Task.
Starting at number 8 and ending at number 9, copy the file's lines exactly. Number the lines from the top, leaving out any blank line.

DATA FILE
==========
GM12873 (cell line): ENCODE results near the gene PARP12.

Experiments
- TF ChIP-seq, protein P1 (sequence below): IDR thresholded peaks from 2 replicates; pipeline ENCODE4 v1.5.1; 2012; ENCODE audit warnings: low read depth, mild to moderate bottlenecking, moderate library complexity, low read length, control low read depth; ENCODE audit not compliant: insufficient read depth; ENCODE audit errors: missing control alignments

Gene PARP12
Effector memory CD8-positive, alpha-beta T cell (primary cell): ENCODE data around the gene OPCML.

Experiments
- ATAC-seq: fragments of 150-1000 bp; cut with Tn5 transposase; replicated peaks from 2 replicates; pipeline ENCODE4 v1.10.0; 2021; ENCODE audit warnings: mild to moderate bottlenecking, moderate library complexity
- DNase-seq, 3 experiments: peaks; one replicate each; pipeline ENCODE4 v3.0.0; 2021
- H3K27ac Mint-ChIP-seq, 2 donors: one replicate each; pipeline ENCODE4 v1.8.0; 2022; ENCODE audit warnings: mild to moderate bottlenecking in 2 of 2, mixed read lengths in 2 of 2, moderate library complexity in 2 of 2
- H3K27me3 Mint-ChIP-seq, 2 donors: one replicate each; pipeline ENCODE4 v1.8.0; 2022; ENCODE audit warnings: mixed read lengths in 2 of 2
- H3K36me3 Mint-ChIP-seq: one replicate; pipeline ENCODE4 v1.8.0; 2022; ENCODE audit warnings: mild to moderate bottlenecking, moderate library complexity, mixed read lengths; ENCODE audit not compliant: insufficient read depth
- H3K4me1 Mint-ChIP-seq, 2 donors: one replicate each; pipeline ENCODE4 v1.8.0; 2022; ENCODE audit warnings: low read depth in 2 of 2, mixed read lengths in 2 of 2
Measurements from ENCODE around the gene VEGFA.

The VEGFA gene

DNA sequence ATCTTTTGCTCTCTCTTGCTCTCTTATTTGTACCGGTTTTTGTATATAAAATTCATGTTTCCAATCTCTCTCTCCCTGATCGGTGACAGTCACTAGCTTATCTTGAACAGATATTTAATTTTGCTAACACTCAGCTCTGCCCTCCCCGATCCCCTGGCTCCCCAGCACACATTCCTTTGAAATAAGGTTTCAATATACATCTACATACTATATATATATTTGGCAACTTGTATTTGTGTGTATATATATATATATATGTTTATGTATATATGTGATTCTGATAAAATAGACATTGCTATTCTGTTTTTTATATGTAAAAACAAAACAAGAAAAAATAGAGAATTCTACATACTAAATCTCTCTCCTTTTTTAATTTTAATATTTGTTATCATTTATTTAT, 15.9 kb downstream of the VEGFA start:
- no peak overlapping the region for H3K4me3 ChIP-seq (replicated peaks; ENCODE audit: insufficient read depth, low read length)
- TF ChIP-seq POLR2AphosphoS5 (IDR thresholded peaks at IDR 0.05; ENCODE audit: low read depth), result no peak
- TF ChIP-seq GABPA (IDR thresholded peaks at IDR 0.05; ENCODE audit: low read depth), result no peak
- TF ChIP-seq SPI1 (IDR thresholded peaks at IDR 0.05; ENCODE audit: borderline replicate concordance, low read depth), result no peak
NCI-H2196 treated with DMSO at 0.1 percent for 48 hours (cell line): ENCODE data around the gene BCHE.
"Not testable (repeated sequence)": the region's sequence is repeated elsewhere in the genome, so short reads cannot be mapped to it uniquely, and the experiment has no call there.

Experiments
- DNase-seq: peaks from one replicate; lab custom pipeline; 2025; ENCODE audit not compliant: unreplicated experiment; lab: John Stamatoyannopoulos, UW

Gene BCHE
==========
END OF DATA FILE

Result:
- DNase-seq, 3 experiments: peaks; one replicate each; pipeline ENCODE4 v3.0.0; 2021
- H3K27ac Mint-ChIP-seq, 2 donors: one replicate each; pipeline ENCODE4 v1.8.0; 2022; ENCODE audit warnings: mild to moderate bottlenecking in 2 of 2, mixed read lengths in 2 of 2, moderate library complexity in 2 of 2